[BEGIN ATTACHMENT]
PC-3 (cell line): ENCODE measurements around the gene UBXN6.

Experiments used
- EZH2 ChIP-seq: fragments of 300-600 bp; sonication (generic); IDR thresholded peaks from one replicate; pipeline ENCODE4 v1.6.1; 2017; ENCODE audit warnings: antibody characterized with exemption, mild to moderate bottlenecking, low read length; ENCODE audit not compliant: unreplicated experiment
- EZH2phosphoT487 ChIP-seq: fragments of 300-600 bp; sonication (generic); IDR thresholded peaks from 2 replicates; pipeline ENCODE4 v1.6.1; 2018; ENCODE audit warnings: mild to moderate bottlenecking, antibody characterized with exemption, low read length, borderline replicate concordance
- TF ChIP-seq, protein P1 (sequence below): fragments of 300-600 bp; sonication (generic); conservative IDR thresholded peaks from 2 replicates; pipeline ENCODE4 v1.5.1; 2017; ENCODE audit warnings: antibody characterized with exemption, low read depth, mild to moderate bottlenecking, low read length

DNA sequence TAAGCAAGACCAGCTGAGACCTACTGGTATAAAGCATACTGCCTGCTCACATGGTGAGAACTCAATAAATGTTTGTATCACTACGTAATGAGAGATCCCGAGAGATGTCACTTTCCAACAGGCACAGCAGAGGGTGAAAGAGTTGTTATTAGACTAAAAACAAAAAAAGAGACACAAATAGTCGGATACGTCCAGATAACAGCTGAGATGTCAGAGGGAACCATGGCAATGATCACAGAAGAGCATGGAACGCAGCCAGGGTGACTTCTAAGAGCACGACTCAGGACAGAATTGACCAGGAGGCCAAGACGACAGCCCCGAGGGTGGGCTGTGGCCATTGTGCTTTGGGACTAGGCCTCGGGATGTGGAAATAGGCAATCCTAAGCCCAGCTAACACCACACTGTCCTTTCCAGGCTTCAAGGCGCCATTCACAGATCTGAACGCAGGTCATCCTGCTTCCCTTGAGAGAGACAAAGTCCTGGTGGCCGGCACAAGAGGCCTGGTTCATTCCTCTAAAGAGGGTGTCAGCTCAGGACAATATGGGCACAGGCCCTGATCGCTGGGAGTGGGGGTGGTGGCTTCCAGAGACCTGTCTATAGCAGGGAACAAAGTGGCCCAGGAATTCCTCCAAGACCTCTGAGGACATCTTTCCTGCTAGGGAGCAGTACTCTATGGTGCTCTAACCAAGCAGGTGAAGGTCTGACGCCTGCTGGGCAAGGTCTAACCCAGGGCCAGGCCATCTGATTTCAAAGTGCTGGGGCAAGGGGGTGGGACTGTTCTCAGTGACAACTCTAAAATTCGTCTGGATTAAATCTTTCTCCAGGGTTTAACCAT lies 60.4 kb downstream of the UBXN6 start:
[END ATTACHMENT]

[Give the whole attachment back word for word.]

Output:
PC-3 (cell line): ENCODE measurements around the gene UBXN6.

Experiments used
- EZH2 ChIP-seq: fragments of 300-600 bp; sonication (generic); IDR thresholded peaks from one replicate; pipeline ENCODE4 v1.6.1; 2017; ENCODE audit warnings: antibody characterized with exemption, mild to moderate bottlenecking, low read length; ENCODE audit not compliant: unreplicated experiment
- EZH2phosphoT487 ChIP-seq: fragments of 300-600 bp; sonication (generic); IDR thresholded peaks from 2 replicates; pipeline ENCODE4 v1.6.1; 2018; ENCODE audit warnings: mild to moderate bottlenecking, antibody characterized with exemption, low read length, borderline replicate concordance
- TF ChIP-seq, protein P1 (sequence below): fragments of 300-600 bp; sonication (generic); conservative IDR thresholded peaks from 2 replicates; pipeline ENCODE4 v1.5.1; 2017; ENCODE audit warnings: antibody characterized with exemption, low read depth, mild to moderate bottlenecking, low read length

DNA sequence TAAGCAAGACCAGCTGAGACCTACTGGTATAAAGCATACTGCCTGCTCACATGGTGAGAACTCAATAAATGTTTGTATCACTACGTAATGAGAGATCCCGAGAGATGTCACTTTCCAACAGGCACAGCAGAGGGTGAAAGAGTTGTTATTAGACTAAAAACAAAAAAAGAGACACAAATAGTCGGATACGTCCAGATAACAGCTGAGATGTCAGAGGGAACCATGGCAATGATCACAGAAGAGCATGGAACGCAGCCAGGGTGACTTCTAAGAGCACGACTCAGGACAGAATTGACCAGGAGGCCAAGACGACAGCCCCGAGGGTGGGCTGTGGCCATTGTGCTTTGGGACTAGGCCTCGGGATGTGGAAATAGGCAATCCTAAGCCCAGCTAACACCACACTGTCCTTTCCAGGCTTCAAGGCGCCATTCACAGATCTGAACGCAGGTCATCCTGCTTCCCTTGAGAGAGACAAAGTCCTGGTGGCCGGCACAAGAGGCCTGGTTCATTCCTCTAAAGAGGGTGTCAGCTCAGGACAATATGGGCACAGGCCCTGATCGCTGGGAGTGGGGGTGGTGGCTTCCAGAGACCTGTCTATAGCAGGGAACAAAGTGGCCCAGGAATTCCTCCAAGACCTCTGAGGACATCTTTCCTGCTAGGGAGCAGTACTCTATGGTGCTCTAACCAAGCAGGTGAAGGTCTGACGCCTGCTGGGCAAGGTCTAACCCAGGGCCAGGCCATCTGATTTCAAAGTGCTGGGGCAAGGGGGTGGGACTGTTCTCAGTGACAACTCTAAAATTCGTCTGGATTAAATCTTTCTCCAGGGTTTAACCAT lies 60.4 kb downstream of the UBXN6 start: